So there appears to be a disconnect at a crucial point in Plantinga’s theory. I submit that it makes no sense to ground an externalist theory of warrant in a being whose beliefs are “known” by internal factors alone. By his own criterion, there is no resemblance to be found between human warrant and God’s knowledge. And apart from that, stipulating that God is omniscient doesn’t advance our understanding of how our belief-forming practices analogically relate to God’s, since we don’t know what it’s like for God to believe a proposition in the first place. The mechanisms or processes that God uses to believe anything is unseen by us, so any analogy to God’s thinking fails to tell us anything informative about it. So even on a weaker interpretation of Plantinga’s analogy, it is uninformative and the resemblance we need is not found.
Plantinga’s proper functionalism, as presented within a specific theistic framework, is insufficient at providing a plausible theory of knowledge. The criterion of warrant fail as sufficient conditions for knowledge, as in the case of bizarre design, and the criterion fail as necessary conditions, in the case of unexpected, yet better cognitive function. And lastly, Plantinga’s appeal to an analogous relationship between human being’s cognitive design plan and that of God’s knowledge is problematic. If a God exists, it remains significantly different than us—its mind does not function as ours does, since it doesn’t infer things, and doesn’t rely on external factors for warranted beliefs. In fact, given Plantinga’s criterion of warrant, God doesn’t have warranted beliefs at all. Merely believing all true propositions doesn’t provide an analogous resemblance or ideal for why our cognitive design is the way it is. The appeal to God’s omniscience reverts away from the external conditions that cause our warranted beliefs, so Plantinga’s theistic framework is of little help to the nonevidentialist in understanding how we have warranted beliefs.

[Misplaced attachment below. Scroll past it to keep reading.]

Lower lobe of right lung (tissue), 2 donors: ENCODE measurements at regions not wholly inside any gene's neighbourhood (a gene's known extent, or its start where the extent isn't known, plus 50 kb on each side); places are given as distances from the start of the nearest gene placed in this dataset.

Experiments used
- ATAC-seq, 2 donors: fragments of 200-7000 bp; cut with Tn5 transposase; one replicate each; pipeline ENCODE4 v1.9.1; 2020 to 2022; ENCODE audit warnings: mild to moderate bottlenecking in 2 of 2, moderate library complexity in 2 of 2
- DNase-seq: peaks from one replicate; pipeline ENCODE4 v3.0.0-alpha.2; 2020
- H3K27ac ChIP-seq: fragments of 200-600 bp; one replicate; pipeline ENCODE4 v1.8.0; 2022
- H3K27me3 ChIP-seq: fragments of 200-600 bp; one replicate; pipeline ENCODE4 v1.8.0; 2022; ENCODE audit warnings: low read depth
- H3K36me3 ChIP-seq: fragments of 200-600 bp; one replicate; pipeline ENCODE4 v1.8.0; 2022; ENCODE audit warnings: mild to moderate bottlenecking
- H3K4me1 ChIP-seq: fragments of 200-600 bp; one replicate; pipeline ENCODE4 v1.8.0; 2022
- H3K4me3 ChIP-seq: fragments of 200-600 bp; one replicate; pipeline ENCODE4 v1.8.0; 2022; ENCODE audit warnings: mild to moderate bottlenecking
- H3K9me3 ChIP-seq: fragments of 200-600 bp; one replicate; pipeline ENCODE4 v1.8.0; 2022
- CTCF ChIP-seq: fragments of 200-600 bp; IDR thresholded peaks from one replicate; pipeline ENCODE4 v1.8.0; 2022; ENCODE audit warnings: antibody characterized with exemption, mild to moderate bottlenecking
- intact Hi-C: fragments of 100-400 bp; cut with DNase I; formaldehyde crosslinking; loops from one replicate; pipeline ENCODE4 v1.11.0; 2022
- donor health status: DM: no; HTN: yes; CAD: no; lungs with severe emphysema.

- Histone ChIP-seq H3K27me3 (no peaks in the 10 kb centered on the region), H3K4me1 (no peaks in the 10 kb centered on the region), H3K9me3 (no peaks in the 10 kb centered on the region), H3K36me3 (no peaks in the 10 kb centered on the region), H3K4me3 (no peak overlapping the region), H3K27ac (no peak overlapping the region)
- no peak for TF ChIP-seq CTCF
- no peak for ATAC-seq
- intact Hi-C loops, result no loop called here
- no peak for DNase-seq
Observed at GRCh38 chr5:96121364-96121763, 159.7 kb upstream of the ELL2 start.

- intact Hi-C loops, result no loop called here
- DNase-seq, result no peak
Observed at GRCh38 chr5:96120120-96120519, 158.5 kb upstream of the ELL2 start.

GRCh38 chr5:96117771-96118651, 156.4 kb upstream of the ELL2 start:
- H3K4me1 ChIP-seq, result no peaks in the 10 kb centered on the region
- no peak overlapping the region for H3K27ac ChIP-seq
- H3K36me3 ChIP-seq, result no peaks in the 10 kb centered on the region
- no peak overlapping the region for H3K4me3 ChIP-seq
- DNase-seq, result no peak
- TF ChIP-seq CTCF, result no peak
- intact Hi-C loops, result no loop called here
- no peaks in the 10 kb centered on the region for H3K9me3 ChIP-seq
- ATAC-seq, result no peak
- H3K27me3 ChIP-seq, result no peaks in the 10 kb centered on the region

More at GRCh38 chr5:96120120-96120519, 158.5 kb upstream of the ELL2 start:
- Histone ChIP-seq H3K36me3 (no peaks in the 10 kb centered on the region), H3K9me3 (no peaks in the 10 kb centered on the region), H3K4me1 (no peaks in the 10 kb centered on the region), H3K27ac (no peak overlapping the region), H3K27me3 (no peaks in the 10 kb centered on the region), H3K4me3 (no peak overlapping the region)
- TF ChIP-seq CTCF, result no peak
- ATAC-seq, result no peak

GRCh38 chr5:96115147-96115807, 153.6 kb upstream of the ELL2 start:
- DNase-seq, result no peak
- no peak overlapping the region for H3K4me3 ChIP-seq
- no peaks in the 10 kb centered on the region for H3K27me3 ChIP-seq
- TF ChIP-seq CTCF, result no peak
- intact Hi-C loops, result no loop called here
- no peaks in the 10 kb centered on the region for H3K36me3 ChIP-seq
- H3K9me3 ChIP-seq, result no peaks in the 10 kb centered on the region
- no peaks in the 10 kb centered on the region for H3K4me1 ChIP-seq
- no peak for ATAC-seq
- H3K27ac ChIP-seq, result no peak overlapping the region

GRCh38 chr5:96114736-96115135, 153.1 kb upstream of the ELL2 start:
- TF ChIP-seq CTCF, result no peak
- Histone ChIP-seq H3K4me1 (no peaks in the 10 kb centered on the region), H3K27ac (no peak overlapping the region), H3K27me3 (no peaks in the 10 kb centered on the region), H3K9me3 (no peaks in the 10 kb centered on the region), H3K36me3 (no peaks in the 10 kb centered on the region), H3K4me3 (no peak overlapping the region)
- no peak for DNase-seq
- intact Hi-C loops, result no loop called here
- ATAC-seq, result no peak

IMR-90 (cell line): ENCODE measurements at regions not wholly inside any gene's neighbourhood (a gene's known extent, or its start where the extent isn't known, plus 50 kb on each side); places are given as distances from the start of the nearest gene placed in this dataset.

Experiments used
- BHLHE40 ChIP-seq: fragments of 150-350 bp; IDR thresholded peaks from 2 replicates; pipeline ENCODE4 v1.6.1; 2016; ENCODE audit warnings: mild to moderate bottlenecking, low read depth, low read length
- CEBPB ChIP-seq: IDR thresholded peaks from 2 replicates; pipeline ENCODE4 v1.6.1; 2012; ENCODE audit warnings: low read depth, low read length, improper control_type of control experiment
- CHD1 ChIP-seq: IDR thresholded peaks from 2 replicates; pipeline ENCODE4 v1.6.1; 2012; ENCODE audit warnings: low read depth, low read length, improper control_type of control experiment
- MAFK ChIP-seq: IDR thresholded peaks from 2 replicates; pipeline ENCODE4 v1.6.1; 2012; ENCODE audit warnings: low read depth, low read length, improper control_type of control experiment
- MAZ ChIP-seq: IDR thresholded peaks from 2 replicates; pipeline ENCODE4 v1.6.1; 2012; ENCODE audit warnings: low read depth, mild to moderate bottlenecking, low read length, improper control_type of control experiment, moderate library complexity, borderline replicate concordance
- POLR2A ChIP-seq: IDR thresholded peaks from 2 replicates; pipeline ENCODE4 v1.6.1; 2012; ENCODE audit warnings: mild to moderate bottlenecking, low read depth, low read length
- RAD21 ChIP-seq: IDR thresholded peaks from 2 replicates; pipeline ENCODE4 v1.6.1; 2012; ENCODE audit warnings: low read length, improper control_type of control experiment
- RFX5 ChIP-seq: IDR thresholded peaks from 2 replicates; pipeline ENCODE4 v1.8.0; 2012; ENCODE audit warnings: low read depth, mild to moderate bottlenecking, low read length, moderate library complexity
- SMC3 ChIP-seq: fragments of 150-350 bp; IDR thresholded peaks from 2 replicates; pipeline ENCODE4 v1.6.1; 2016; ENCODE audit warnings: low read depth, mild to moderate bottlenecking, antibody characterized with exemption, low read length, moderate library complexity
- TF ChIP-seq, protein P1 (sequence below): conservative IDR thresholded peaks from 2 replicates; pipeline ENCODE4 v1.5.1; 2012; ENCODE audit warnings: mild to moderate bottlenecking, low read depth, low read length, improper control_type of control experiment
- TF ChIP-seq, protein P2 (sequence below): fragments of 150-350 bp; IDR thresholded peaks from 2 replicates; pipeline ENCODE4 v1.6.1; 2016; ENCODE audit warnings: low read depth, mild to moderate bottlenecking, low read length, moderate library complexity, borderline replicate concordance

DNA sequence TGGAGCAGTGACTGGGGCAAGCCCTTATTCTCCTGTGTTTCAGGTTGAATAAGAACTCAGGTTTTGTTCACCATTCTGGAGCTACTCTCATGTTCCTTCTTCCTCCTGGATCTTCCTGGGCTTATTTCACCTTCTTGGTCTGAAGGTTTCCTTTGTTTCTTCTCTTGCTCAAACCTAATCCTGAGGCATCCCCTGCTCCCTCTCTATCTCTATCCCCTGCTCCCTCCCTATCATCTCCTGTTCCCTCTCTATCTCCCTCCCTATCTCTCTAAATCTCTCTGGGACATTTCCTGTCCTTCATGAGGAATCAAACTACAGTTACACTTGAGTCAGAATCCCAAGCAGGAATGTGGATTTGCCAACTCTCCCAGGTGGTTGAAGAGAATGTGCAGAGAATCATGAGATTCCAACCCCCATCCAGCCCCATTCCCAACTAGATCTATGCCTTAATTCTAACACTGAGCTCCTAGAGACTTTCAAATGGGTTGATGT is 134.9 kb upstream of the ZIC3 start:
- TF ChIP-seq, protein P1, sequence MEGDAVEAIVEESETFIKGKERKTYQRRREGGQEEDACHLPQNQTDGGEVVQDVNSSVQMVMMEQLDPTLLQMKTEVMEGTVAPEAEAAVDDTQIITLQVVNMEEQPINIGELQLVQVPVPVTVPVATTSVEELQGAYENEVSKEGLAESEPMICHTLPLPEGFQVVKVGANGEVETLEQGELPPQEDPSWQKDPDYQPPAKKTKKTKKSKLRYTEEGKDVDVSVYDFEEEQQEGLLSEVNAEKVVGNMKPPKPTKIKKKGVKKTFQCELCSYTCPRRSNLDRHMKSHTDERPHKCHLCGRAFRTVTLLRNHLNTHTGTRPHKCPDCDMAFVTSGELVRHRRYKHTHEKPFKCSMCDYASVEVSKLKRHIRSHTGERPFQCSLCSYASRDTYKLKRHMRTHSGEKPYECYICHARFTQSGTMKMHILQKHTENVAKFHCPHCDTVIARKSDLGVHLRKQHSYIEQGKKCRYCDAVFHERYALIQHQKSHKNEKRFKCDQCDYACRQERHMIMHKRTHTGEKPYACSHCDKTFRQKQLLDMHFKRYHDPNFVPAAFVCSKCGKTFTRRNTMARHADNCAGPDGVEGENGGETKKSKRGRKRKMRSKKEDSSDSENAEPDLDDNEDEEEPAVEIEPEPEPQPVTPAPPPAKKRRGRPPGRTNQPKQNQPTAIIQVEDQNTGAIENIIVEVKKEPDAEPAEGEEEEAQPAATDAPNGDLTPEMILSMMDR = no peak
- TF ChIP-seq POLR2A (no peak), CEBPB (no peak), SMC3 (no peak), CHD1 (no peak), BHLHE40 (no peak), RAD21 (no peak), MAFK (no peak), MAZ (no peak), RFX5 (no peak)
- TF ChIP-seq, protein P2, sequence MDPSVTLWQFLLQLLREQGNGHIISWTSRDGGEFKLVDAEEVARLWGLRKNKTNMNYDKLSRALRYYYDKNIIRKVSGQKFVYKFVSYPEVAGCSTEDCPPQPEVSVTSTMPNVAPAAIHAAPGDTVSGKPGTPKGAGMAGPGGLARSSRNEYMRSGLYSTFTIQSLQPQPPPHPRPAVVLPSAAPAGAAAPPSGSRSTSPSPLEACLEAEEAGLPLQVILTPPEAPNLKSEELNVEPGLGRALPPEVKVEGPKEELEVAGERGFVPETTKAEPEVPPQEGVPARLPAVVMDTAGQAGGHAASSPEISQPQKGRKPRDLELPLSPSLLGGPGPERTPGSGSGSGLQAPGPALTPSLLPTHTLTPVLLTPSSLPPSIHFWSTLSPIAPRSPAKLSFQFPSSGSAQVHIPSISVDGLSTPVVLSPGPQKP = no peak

Alvin Plantinga, Warrant and Proper Function (Oxford University Press, 1993).
 Ibid, Plantinga, p. v.
 Dr. Watson, “4.5: Proper Function Theory,” video lecture (Arizona State University, 2017).
 Richard Feldman, “Review: Proper Functionalism,” Noûs, Vol. 27, No. 1 (Mar., 1993), pp. 34-50.
 Ibid, Plantinga, p. 35.
 Alvin Plantinga, Warrant: The Current Debate (New York: Oxford University Press, 1993), p. 265.
 Richard Feldman, Epistemology (Pearson Education, Inc., 2003).
 Ibid, Feldman, p. 104.
 Ibid, Feldman, p. 103.
 Ibid, Feldman, p. 104.
 Ibid, Plantinga, p. 236.
 Special thanks to Dr. Watson for bringing these points to my attention.